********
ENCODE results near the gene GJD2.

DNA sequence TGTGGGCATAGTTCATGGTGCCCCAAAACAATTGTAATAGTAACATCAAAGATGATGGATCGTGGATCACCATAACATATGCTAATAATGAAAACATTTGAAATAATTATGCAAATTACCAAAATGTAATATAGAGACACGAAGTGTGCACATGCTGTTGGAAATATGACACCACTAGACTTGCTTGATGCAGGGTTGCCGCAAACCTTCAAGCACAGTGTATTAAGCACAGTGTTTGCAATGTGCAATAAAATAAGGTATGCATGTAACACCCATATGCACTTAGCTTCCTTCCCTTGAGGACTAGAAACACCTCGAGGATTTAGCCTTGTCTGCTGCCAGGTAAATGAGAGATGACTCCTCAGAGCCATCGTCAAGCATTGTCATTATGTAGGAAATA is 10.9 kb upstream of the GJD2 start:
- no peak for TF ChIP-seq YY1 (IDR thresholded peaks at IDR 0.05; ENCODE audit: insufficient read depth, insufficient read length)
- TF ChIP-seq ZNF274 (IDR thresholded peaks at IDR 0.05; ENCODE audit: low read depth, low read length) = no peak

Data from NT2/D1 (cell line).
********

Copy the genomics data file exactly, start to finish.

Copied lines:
ENCODE results near the gene GJD2.

DNA sequence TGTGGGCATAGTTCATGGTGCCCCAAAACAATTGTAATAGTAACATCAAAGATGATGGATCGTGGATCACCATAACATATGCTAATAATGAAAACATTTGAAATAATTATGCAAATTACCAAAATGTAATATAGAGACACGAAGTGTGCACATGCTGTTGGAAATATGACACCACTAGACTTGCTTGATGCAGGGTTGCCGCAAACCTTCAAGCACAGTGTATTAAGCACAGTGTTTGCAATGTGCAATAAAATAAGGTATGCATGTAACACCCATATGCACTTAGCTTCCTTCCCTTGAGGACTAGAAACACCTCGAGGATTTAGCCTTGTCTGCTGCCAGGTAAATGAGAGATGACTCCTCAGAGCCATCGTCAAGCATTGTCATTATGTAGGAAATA is 10.9 kb upstream of the GJD2 start:
- no peak for TF ChIP-seq YY1 (IDR thresholded peaks at IDR 0.05; ENCODE audit: insufficient read depth, insufficient read length)
- TF ChIP-seq ZNF274 (IDR thresholded peaks at IDR 0.05; ENCODE audit: low read depth, low read length) = no peak

Data from NT2/D1 (cell line).